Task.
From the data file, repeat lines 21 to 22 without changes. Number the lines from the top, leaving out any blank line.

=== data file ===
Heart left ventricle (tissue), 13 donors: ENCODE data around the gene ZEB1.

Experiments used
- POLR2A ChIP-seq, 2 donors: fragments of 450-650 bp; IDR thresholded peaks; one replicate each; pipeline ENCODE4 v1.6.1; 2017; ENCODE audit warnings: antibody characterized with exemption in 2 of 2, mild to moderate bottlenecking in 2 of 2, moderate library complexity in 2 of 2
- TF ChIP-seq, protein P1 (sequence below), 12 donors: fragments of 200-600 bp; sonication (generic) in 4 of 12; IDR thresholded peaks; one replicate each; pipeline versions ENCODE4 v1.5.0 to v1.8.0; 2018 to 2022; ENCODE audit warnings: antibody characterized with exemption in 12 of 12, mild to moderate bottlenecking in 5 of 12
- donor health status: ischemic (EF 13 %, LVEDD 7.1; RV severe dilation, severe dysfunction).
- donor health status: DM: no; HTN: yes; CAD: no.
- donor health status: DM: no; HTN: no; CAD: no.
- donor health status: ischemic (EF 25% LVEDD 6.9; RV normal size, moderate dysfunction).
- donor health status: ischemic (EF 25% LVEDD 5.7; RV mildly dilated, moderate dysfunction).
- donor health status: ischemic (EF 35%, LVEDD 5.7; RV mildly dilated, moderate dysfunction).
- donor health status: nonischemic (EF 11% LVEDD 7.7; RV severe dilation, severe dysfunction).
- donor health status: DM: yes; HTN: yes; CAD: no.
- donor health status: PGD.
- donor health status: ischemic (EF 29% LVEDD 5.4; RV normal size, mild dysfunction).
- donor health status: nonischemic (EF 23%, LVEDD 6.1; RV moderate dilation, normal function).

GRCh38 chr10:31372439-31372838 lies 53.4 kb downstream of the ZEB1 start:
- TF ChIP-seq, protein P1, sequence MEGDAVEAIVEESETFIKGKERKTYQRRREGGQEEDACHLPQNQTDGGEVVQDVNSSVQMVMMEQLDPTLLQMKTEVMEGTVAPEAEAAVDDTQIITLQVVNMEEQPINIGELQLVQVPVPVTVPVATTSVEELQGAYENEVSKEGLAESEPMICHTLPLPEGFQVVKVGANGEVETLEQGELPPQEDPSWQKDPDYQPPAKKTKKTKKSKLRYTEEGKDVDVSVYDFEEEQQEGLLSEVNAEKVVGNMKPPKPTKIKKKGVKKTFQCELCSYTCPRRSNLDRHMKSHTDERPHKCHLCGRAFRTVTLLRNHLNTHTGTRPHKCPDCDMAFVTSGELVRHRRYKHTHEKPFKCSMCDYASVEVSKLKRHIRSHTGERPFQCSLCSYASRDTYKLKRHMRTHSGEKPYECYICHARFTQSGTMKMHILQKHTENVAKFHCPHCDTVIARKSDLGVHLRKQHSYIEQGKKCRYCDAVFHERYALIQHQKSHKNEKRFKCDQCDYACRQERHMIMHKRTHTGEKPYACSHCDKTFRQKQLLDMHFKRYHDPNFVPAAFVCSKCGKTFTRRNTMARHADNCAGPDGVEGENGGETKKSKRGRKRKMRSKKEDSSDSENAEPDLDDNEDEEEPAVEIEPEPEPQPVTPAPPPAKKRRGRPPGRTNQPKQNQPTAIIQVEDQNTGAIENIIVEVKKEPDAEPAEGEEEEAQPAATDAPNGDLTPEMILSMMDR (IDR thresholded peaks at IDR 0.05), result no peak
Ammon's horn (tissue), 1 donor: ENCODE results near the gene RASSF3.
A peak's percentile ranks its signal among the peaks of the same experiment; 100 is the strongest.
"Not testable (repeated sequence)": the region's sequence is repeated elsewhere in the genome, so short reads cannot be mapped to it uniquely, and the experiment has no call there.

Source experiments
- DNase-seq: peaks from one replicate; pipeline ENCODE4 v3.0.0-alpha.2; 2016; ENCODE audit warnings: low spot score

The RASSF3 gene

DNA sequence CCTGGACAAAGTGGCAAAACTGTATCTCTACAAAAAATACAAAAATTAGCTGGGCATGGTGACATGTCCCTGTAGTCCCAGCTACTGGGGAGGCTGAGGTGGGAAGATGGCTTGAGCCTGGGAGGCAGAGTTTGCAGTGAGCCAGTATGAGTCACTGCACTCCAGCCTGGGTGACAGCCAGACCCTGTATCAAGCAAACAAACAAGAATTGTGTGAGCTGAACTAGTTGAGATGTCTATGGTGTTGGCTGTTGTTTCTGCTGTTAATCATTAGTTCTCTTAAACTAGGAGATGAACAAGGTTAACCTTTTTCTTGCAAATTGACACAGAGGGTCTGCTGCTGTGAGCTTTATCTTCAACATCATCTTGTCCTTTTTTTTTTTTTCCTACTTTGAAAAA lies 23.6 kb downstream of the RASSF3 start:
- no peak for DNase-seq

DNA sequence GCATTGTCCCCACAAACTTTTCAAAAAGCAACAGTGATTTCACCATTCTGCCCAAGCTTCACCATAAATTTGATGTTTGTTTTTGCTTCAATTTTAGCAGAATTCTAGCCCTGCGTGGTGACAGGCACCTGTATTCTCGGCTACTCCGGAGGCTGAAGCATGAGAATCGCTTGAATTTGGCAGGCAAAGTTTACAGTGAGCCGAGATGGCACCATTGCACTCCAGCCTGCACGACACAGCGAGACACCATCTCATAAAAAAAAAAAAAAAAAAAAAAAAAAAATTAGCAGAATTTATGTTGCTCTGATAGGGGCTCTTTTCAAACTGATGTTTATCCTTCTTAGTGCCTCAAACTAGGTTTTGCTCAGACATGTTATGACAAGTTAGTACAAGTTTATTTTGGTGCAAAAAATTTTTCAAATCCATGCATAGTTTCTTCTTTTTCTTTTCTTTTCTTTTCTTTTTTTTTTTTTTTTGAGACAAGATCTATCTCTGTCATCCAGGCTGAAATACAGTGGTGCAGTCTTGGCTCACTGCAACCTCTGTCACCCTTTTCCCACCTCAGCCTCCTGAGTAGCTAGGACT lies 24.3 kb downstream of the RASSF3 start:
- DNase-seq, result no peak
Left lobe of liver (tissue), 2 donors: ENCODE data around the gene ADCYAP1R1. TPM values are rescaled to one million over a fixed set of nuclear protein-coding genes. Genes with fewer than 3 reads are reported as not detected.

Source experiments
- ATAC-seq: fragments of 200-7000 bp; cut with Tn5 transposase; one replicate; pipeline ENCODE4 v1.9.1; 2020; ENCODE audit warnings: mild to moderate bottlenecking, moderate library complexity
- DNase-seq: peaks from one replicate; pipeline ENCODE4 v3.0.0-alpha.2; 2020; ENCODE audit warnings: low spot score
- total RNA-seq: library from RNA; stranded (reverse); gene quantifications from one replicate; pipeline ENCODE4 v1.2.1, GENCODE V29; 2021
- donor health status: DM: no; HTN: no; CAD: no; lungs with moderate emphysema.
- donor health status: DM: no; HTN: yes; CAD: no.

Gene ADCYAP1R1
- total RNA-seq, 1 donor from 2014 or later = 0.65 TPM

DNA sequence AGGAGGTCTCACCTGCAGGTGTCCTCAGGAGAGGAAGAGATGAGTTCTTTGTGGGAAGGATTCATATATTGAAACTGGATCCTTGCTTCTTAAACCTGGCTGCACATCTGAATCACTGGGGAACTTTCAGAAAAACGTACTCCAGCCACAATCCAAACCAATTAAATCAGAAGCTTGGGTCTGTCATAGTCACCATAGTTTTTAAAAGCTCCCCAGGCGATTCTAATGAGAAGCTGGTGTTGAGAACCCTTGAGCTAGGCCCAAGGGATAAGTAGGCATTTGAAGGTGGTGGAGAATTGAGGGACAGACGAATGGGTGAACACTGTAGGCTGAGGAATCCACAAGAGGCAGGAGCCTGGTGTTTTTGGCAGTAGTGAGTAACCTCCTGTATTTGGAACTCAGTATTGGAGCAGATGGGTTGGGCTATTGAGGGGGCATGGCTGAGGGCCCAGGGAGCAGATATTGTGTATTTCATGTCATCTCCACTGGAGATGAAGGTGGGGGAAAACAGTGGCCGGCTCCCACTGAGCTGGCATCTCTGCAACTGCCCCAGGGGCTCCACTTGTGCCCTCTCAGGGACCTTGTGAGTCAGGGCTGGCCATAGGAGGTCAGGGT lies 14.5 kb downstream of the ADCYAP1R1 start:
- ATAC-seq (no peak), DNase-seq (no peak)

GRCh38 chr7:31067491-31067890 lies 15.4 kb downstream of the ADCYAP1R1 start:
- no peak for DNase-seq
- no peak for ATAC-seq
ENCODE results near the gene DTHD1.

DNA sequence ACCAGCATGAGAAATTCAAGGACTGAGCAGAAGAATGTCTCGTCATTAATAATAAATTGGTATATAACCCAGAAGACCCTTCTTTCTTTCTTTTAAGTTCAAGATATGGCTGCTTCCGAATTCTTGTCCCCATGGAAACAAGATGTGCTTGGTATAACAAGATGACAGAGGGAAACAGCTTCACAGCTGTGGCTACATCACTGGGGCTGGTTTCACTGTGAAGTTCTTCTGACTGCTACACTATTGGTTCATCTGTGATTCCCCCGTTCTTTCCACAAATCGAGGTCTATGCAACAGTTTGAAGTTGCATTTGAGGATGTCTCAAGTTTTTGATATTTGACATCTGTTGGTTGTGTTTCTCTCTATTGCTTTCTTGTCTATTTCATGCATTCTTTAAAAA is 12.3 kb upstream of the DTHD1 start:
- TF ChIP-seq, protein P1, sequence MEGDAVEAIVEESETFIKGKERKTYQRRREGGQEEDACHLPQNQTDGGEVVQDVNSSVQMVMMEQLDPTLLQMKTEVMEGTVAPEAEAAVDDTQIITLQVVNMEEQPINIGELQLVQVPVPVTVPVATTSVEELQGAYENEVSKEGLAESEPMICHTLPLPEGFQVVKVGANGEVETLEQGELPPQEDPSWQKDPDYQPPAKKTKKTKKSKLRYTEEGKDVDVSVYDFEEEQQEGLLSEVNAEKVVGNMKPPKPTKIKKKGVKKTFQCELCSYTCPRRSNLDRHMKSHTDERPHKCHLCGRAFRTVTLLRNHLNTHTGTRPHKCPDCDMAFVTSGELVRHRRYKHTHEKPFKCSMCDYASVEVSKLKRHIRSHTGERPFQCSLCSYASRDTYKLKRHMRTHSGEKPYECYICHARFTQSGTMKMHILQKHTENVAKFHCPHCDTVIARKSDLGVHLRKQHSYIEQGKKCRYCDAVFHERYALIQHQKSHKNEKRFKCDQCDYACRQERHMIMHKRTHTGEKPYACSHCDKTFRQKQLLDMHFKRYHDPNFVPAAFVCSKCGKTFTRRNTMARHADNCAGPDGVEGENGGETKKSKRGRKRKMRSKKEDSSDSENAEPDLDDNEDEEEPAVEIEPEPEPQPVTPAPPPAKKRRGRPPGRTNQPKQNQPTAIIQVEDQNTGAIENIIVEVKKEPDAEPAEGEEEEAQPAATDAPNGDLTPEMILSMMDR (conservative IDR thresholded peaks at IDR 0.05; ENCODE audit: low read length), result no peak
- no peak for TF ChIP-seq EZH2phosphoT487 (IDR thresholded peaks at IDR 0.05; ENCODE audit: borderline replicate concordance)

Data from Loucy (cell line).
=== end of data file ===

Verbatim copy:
Source experiments
- DNase-seq: peaks from one replicate; pipeline ENCODE4 v3.0.0-alpha.2; 2016; ENCODE audit warnings: low spot score